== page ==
“We few, we happy few, we band of brothers..."
I have been fascinated with plastic toy soldiers for a long time now. Big. Small. World War 2. Medieval. Soldiers. Civilians. Painted. Unpainted. Boxed. Bagged. Sprued. Loose. Toy figurines. Scale models. And everything in between. If it's plastic, odds are that I like collecting them.
A toy soldier is a miniature figurine that represents a soldier. The term applies to depictions of uniformed military personnel from all eras, and includes knights, cowboys, pirates, and other subjects that involve combat-related themes. Toy soldiers vary from simple playthings to highly realistic and detailed models. The latter are of more recent development and are sometimes called model figures to distinguish them from traditional toy soldiers.
from Wiki's entry on Toy Soldier
I can still remember summer days playing with plastic soldiers on our carpet, lining them up in rows and imagining leading them into epic battles. I had small cowboys and indians. Vikings and knights. Germans, Brits, Japanese and Americans. Farm animals and dinosaurs. Aliens and firemen. I graduated to "military miniatures" and started buying figures from Tamiya, Airfix, ESCI and Matchbox. I had favorite figures, those special figures sculpted in iconic poses. Somewhere along the way, I started collecting model armour, wargaming models and action figures -- and I still do -- but my fascination and love for plastic soldiers remained.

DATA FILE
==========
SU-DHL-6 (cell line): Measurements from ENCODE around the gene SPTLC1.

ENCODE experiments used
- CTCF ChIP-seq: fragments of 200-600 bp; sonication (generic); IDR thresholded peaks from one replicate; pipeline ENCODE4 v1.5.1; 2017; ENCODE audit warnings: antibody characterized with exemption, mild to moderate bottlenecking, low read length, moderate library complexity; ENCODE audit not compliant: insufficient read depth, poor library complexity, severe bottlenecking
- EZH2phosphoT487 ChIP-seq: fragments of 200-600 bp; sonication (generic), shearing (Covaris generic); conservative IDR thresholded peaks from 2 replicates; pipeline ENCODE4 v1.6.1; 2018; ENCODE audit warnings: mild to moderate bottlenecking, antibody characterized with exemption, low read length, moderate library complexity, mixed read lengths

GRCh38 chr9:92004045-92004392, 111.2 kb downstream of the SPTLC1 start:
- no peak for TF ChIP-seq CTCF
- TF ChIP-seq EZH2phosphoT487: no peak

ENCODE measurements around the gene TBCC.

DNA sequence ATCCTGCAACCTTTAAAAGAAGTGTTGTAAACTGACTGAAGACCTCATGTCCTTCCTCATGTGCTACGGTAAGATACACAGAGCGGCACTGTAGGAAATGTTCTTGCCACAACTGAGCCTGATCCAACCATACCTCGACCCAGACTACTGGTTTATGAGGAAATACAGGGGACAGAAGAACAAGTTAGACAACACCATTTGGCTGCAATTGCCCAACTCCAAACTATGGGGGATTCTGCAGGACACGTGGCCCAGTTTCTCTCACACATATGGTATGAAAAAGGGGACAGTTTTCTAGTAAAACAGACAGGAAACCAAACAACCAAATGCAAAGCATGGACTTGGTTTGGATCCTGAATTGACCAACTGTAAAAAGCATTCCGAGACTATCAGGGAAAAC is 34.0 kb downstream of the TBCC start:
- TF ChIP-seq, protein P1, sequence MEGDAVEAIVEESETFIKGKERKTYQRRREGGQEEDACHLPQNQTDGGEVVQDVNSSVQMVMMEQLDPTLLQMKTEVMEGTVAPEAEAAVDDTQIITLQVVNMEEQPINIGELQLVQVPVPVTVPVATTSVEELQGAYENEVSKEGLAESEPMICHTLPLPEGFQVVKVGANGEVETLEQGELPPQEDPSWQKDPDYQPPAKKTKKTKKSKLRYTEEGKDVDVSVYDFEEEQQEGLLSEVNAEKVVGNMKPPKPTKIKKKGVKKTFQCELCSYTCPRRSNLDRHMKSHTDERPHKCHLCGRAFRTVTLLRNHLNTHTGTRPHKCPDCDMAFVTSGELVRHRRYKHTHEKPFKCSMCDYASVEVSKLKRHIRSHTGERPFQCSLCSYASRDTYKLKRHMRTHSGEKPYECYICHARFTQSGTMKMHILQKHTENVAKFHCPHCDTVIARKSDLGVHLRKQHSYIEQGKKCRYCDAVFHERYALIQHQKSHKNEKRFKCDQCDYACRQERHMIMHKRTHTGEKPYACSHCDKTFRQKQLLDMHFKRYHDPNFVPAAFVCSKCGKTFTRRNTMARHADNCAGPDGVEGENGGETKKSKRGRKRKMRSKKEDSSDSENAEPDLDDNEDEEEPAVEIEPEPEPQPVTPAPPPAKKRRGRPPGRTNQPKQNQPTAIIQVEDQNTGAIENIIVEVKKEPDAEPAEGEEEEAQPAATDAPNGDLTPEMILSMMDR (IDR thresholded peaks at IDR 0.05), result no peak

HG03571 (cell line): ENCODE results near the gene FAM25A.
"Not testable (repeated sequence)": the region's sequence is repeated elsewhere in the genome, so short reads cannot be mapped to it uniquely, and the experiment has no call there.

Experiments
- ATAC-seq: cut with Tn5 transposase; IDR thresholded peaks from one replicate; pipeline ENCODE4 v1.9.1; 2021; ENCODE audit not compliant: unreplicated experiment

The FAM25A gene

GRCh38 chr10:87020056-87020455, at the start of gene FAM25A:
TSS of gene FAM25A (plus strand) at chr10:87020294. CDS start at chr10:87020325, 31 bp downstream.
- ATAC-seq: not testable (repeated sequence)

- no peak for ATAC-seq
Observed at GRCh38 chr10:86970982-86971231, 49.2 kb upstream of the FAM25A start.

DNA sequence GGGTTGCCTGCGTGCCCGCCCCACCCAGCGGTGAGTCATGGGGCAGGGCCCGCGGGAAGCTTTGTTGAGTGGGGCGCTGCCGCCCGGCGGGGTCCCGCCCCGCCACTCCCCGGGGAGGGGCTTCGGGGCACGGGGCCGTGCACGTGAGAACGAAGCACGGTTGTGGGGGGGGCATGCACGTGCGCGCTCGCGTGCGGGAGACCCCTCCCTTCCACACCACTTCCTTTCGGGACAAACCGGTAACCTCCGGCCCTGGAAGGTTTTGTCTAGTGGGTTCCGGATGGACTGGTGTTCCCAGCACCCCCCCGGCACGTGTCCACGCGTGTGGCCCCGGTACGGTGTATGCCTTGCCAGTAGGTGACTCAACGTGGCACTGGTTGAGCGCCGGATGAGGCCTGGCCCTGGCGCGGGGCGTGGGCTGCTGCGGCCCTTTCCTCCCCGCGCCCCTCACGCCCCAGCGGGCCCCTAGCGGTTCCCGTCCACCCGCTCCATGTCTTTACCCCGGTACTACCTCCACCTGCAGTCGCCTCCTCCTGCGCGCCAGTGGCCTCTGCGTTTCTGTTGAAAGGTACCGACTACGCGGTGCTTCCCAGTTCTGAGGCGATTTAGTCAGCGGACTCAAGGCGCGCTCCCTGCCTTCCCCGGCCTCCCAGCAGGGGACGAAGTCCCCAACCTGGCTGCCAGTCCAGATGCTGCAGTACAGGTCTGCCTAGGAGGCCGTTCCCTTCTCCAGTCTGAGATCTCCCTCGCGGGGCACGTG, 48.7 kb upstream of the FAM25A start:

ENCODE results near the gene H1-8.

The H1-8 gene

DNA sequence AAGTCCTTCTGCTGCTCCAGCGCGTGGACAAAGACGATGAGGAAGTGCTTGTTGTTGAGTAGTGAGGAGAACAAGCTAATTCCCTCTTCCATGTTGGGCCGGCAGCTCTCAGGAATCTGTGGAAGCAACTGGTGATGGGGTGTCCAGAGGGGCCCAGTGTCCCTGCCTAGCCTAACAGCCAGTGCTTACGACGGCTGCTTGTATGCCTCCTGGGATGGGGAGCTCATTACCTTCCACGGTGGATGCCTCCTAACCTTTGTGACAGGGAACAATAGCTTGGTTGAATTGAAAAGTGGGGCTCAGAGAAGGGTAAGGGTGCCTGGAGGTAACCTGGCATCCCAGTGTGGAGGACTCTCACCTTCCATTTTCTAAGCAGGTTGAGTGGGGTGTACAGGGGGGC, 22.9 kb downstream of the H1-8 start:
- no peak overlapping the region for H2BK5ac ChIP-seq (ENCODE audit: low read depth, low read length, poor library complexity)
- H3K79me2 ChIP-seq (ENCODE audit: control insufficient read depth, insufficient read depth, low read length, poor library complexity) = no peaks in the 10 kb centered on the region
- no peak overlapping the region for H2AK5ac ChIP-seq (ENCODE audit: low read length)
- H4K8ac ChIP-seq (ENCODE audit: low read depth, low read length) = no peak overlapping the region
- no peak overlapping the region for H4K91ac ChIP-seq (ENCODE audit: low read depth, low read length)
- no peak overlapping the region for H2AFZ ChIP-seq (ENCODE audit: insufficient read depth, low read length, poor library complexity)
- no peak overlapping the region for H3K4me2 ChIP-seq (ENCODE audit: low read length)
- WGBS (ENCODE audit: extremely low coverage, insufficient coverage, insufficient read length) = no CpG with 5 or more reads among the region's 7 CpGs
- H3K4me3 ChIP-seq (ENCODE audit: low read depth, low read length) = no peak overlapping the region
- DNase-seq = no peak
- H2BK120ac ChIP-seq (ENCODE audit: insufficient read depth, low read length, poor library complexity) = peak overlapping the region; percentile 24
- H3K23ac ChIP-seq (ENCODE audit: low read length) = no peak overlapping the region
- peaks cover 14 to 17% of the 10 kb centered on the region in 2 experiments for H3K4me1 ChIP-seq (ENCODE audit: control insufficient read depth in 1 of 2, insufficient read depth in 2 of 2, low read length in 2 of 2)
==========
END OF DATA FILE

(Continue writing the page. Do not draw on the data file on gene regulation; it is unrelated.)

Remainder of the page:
I've always included pictures of my toy soldier collections in my other blogs, one for wargaming and another for general toy collecting. But I've reached a point where I felt that I wanted a specific blog to highlight one of my favorite collections. I've been collecting for some time now, and although I've already lost a great portion of the toy soldiers I grew up with, I'm slowly building up a new collection, one I'd like to share with fellow enthusiasts. Thus, Wee Men was born.
To prevent overlapping content with my other blogs, my criteria for including content here are the following:
- plastic only
- figures must be depictions of uniformed military personnel from all eras and may include knights, cowboys, pirates, and other subjects that involve combat-related themes
- Figure scale must be in the ff scales: 1:24, 1:28, 1:32, 1:35, 1:56, 1:48, 1:72, 1:76, 1:87 and even smaller scales
- Posed figures only; no work-in-progress pictures
- Painted or unpainted